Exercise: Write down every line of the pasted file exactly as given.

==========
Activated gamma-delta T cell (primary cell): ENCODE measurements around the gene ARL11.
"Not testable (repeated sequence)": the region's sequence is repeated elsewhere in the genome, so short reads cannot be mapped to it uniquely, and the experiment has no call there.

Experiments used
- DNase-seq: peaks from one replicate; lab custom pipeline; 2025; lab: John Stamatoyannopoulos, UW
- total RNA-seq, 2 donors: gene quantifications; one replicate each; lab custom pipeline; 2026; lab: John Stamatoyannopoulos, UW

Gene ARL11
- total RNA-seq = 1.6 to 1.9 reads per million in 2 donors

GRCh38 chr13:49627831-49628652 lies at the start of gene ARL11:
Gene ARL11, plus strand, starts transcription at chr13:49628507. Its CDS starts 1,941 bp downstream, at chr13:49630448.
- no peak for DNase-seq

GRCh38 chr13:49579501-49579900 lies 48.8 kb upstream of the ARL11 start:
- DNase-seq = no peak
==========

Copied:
Activated gamma-delta T cell (primary cell): ENCODE measurements around the gene ARL11.
"Not testable (repeated sequence)": the region's sequence is repeated elsewhere in the genome, so short reads cannot be mapped to it uniquely, and the experiment has no call there.

Experiments used
- DNase-seq: peaks from one replicate; lab custom pipeline; 2025; lab: John Stamatoyannopoulos, UW
- total RNA-seq, 2 donors: gene quantifications; one replicate each; lab custom pipeline; 2026; lab: John Stamatoyannopoulos, UW

Gene ARL11
- total RNA-seq = 1.6 to 1.9 reads per million in 2 donors

GRCh38 chr13:49627831-49628652 lies at the start of gene ARL11:
Gene ARL11, plus strand, starts transcription at chr13:49628507. Its CDS starts 1,941 bp downstream, at chr13:49630448.
- no peak for DNase-seq

GRCh38 chr13:49579501-49579900 lies 48.8 kb upstream of the ARL11 start:
- DNase-seq = no peak